Our Notes & References
Pushkin and the Golden Age of Russian poetry come to the West: the very first publication of Russia’s celebrated poet in Western Europe in the first anthology of Russian poetry in French.
Attractive example of this scarce work, inscribed by the author to a G. de Melville [possibly, Merville].
Dupré de Saint-Maure (1772-1854) arrived to Saint Petersburg in 1819 and entered the circle of Russian writers, poets in particular. Shortly afterwards he decided to publish a collection of French translations of different genres to show the diversity of contemporary Russian poetry, at a time indeed when it was especially blooming. As Dupré did not speak almost any Russian, he asked poets to provide exact translations of their works themselves, that he would then turn into poetry. Pushkin’s text was given by his father, Sergei Lvovich.
The resulting anthology included the best poets of Russia under Alexander I: an extract from Pushkin’s Ruslan i Ludmila; thirteen fables by Krylov, the Russian La Fontaine and his longest publication to date outside Russia; as well as works by Antiochus Kantemir (‘the father of Russian poetry’), Vasilii Zhukovskii and Gavrila Derzhavin, for a total of sixteen poets. An extensive, 35-pp. long introduction provides a history of Russian literature, based on a contemporary and successful book by Nikolai Gretsch. Works of each author are prefaced with brief biographies and notes on their style, mentioning previous notable works; after each text a short commentary explains its role within Russian culture. The books ends with Dupré de Saint-Maure’s own creations and extensive notes.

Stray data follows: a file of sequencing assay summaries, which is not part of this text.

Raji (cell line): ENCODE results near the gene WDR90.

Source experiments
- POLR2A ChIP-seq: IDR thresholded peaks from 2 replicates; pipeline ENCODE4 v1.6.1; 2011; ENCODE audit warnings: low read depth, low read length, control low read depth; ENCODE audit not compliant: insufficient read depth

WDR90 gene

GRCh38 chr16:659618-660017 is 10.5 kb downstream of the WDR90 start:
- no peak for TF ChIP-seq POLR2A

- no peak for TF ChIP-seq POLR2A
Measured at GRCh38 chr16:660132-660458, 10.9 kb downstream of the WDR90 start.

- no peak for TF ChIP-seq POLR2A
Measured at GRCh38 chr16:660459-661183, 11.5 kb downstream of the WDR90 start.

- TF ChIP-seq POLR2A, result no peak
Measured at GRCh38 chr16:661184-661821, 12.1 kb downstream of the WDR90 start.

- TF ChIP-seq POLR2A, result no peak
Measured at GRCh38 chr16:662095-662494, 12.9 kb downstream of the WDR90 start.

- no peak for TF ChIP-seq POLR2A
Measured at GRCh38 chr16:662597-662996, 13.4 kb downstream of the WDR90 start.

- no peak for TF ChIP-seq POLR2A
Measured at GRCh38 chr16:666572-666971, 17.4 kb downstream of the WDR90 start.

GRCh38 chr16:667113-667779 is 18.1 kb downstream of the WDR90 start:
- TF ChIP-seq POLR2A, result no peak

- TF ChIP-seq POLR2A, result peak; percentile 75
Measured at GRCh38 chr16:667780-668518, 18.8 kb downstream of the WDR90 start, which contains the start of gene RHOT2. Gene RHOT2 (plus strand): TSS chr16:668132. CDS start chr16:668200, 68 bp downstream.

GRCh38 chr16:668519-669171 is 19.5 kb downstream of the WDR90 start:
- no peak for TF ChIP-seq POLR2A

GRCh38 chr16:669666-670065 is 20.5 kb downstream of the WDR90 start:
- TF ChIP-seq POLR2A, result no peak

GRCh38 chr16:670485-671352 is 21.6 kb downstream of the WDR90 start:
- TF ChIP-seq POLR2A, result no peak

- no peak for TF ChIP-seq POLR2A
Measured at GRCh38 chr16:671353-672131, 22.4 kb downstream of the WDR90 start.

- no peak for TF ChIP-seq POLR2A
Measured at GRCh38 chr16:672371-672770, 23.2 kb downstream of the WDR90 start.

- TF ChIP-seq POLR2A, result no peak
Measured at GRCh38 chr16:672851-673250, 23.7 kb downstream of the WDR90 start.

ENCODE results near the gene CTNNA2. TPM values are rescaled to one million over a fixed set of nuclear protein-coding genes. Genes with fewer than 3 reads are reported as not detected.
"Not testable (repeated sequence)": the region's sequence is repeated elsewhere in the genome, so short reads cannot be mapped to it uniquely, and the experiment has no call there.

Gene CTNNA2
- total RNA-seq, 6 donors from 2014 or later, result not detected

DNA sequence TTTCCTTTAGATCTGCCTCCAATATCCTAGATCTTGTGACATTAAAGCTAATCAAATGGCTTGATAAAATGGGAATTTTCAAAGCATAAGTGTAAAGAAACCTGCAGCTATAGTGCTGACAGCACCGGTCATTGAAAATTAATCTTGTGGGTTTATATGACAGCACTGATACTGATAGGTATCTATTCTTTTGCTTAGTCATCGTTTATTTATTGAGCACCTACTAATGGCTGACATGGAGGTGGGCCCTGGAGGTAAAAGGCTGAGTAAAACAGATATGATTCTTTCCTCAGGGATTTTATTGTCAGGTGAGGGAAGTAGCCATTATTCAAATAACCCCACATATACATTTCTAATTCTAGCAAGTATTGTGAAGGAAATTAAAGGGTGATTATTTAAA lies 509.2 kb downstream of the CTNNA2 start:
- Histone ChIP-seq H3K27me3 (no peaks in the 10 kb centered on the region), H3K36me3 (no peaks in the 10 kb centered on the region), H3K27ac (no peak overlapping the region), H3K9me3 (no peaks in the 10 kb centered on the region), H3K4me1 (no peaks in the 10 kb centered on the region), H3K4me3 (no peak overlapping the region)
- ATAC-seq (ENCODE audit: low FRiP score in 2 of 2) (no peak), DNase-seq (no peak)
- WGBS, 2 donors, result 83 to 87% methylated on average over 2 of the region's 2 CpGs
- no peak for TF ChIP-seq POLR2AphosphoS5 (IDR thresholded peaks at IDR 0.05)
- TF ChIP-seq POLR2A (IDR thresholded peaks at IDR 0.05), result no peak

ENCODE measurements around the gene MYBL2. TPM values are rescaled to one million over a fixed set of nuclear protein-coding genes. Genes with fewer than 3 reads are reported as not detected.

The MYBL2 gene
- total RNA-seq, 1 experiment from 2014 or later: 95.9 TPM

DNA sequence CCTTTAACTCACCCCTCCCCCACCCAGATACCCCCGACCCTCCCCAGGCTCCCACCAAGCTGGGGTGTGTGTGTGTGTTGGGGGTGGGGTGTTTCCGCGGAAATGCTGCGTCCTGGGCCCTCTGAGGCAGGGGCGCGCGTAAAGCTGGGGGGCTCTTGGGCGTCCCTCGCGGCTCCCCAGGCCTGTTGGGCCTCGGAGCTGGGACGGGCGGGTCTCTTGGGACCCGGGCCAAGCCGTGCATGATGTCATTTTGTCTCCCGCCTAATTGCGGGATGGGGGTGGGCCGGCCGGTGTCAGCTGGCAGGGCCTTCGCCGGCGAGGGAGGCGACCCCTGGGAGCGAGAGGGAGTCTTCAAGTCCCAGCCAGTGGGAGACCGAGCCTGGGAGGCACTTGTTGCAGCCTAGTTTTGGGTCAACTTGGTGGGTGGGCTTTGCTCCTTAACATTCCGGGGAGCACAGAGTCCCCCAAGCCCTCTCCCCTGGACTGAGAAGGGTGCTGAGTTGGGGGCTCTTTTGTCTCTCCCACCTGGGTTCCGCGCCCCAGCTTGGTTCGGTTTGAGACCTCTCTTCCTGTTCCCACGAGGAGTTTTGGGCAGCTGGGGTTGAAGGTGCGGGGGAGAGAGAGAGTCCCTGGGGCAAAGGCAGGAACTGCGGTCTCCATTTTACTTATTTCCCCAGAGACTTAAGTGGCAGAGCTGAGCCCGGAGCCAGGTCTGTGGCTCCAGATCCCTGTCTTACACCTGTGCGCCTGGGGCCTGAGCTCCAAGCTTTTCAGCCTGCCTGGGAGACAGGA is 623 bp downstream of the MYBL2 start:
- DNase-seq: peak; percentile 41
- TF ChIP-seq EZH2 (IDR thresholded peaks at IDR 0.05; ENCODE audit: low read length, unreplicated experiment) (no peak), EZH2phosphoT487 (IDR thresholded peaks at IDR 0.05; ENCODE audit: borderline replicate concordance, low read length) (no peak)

Dupré’s Anthologie russe appeared at a time when the Western audience was developing a keen interest in a new generation of talented Russian poets, who would later form the pantheon of the Golden Age of Russian literature: Pushkin had been positively reviewed in French since 1821, Zhukovskii’s Svetlana appeared in English in 1823 too, and Count Orlov’s beautiful Paris edition of Krylov was to be published two years later.
Dupré’s innovative Anthologie received positive reviews in France and Russia, where it became particularly popular among readers. Even three years later, E. Héreau conducted a thorough analysis of the work in the November issue of the Revue encyclopedique, noting “Nous avons un jeune poëte, Alexandre Pouchekine [sic], qui s’est déjà fait connaître par des productions où l’on aperçoit l’empreinte d’un grand talent et d’une verve originale” (quote from Teplova).
As announced in his prospectus, Trouvé published simultaneously two variants of this anthology, with the exact same text: ours, directed to the French market, “imprimée sur beau papier en caractères de M. Firmin Didot” – the other, of 4to format with 6 plates, being opened for subscription in St. Petersburg. Ours seems to be much rarer and does not appear in most bibliographies.
G. de Merville [?Melville] (handwritten gift inscription from the author to title verso).
Not in Mezhov, Puchkiniana 3176. Prospectus in Journal des Savants, Paris, August 1823, p. 510; Natalia Teplova, Pouchkine en France au XIXe siècle : problèmes de translation sous la direction d’Annick Chapdelaine, Volume 14, Number 1, 2001, pp. 211–235 (online).